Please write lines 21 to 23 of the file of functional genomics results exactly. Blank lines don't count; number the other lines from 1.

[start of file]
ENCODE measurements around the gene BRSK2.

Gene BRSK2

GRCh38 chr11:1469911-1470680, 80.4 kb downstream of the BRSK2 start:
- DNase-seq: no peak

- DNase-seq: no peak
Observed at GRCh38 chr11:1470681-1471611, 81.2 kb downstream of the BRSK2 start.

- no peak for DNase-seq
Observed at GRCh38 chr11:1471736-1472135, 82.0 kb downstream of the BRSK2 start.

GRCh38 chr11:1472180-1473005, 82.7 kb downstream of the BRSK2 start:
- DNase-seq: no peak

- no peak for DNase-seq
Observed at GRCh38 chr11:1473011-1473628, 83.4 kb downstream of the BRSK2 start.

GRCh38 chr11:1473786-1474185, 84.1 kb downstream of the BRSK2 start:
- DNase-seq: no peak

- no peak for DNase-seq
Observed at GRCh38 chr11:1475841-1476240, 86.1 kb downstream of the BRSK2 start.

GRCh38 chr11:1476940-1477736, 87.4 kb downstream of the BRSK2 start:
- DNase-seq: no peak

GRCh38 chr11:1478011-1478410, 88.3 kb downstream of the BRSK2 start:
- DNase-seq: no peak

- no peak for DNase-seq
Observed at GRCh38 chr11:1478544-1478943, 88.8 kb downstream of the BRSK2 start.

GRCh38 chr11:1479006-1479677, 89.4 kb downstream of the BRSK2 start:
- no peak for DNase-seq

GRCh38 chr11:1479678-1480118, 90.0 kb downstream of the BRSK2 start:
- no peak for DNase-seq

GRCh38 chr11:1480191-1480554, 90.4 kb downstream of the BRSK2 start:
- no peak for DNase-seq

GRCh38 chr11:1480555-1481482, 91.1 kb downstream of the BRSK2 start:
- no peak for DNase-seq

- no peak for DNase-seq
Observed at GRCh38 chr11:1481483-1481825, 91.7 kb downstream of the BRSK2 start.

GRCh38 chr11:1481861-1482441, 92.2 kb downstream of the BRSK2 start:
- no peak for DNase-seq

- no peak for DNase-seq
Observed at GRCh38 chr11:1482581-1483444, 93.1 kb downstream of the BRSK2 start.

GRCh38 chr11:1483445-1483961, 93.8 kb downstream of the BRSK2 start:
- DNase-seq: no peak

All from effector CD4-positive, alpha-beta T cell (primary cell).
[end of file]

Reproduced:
- no peak for DNase-seq
Observed at GRCh38 chr11:1478544-1478943, 88.8 kb downstream of the BRSK2 start.

GRCh38 chr11:1479006-1479677, 89.4 kb downstream of the BRSK2 start: